Supreme Court Asked to Assess Whether City of Seattle’s Hotel Workers Insurance Ordinance Is Preempted.

Seyfarth Shaw LLP

Seyfarth Synopsis: A City of Seattle ordinance requires large hotels and related businesses to give workers either health insurance coverage or additional compensation. Earlier this month, the ERISA Industry Committee (ERIC) petitioned the U.S. Supreme Court, seeking a determination of whether this ordinance is preempted by the federal Employee Retirement Income Security Act of 1974, as amended (ERISA). This update summarizes the ordinance and key arguments in ERIC’s petition for a writ of certiorari.

The City’s Improving Access to Medical Care for Hotel Employees Ordinance, SMC 14.28 (“Ordinance”) requires large hotels and related businesses that are “covered employers” to make minimum monthly expenditures for their “covered employees” in Seattle. The Ordinance purports to require these expenditures so that covered employees will have access to healthcare services. Because the Ordinance relates to covered employers’ health insurance plans, it has been subject to ongoing ERISA preemption challenges.

Who is a covered employer?

“Covered employers” are those who own, control, or operate a hotel in Seattle with more than 100 guest rooms, or who own, control, or operate an “ancillary hotel business” in Seattle and have 50 or more employees worldwide. An “ancillary hotel business” is one that “(1) routinely contracts with the hotel for services in conjunction with the hotel’s purpose; (2) leases or sublets space at the site of the hotel for services in conjunction with the hotel’s purpose; or (3) provides food and beverages, to hotel guests and to the public, with an entrance within the hotel premises."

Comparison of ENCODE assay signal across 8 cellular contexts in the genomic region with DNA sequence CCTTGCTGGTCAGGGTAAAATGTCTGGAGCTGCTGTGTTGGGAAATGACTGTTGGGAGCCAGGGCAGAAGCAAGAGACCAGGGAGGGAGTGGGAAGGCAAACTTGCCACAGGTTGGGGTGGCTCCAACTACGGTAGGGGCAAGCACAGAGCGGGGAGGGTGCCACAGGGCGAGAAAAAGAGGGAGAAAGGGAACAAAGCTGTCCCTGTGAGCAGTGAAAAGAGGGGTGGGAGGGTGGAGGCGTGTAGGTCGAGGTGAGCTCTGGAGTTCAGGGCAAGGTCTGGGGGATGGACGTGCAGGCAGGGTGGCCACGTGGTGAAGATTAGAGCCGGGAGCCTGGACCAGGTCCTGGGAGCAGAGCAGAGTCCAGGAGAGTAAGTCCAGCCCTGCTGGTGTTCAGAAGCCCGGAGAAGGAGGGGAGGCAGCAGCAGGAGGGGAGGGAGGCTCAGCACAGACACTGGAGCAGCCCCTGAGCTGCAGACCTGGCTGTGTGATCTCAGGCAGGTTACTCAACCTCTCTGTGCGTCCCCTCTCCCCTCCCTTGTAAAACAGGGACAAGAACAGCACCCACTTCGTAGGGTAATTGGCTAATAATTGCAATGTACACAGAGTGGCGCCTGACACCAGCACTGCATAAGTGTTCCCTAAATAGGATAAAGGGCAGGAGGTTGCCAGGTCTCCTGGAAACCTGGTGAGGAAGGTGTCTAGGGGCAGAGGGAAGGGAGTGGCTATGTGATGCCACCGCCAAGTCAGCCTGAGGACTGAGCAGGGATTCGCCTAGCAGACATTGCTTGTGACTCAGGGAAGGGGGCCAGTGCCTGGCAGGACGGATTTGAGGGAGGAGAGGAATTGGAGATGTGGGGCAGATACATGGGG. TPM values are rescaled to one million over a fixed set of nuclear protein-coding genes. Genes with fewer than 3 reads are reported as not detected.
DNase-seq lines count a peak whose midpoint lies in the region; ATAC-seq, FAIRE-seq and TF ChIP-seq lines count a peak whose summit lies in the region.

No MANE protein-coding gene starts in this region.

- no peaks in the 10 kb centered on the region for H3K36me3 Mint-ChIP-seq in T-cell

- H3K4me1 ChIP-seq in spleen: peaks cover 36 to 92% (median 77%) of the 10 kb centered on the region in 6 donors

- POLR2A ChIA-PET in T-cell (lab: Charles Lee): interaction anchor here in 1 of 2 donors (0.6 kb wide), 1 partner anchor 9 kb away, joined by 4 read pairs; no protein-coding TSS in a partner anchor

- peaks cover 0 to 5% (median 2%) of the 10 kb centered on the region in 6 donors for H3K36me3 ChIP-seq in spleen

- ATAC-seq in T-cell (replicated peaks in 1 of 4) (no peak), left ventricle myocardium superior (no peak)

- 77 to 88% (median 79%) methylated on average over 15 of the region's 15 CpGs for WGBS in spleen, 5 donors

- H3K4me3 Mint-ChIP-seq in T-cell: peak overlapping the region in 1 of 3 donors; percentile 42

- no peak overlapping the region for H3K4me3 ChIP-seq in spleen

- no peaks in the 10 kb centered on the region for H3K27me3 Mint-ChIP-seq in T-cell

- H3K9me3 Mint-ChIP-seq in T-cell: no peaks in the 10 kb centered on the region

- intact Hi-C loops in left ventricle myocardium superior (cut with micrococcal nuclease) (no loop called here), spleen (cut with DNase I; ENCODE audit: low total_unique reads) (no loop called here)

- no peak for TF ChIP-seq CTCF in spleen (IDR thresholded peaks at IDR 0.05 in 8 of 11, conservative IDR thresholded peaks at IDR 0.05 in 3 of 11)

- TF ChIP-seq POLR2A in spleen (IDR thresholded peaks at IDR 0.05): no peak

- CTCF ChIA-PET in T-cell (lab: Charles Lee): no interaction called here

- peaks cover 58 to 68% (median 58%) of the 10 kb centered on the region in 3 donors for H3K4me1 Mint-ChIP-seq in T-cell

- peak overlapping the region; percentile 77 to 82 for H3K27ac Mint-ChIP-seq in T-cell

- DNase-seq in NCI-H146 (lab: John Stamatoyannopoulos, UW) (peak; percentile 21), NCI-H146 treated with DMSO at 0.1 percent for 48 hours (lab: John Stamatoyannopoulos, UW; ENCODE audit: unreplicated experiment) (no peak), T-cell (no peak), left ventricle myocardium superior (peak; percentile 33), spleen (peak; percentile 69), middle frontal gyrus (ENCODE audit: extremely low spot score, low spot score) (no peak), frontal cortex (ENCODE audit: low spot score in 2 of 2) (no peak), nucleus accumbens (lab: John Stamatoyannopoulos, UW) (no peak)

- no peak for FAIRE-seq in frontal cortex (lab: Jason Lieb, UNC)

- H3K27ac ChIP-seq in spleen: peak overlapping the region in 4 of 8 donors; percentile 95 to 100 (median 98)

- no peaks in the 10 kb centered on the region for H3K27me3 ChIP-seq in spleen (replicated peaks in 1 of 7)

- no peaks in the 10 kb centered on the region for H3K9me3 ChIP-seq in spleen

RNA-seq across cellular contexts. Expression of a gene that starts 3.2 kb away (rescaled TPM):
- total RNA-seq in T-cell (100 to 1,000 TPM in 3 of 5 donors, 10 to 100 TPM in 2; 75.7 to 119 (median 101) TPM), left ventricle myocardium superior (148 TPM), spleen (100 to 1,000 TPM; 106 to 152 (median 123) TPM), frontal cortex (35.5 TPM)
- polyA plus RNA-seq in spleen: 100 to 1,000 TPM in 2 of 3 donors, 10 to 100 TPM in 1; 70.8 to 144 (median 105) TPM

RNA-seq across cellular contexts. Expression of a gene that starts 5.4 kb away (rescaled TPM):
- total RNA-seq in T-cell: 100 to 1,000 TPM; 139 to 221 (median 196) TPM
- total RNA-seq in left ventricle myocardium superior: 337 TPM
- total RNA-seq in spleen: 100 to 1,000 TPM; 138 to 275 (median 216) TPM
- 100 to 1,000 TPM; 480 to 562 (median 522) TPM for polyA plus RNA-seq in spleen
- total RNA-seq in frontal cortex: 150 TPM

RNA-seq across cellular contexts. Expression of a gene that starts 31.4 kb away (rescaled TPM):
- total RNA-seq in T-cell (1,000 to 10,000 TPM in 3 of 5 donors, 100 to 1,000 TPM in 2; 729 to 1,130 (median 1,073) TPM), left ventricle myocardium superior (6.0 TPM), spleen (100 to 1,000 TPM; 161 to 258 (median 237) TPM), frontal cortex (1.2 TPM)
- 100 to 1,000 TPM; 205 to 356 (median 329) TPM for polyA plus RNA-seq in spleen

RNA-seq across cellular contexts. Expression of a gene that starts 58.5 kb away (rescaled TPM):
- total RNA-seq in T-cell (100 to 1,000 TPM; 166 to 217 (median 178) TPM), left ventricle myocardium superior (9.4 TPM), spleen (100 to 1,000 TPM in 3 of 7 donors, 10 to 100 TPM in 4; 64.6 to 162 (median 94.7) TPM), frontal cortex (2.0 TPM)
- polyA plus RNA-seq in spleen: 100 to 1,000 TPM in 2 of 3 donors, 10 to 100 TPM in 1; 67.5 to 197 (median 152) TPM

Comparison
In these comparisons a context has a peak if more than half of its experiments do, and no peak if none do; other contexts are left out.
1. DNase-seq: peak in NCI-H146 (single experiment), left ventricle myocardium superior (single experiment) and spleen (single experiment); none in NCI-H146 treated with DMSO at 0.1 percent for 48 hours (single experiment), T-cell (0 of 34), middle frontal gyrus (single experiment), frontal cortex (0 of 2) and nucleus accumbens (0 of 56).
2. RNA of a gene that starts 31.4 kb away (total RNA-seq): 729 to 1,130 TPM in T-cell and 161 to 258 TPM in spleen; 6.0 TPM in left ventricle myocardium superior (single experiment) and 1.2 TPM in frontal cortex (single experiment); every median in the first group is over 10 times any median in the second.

Who is a covered employee?

“Covered employees” include those who work for a covered employer “for an average of 80 hours or more per month” and who are not managers, supervisors, or employees who help to create or effect management policies about labor relations (“confidential employees”). Employees who have other healthcare coverage may waive benefits under the Ordinance.

What is the required expenditure amount?

The mandated minimum monthly expenditure varies depending on each covered employee’s family composition. Subject to adjustments for inflation, the mandated monthly amounts for 2022 range from $459 for employees with no spouse and no dependents to $1,375 for employees with a spouse and one or more dependents. Employers must make reasonable efforts to obtain accurate information about their employees’ family composition to determine the amount.

How can covered employers comply?

Under the Ordinance, employers can satisfy the healthcare expenditure requirements for a covered employee by:

  • Making average per-capita monthly expenditures in the employer’s self-insured healthcare program;
  • Making payments to a third party, such as to an insurance carrier or trust, or into a tax favored health program (including health savings accounts, medical savings accounts, health flexible spending arrangements, and health reimbursement arrangements); or
  • Paying additional compensation directly to the employee.

Employers must retain records documenting their compliance, including proof of each required healthcare expenditure made to or on behalf of each current and former employee for three years. The Ordinance also contains notice posting requirements, anti-retaliation provisions, and enforcement mechanisms.

Was the Ordinance challenged as being preempted by ERISA?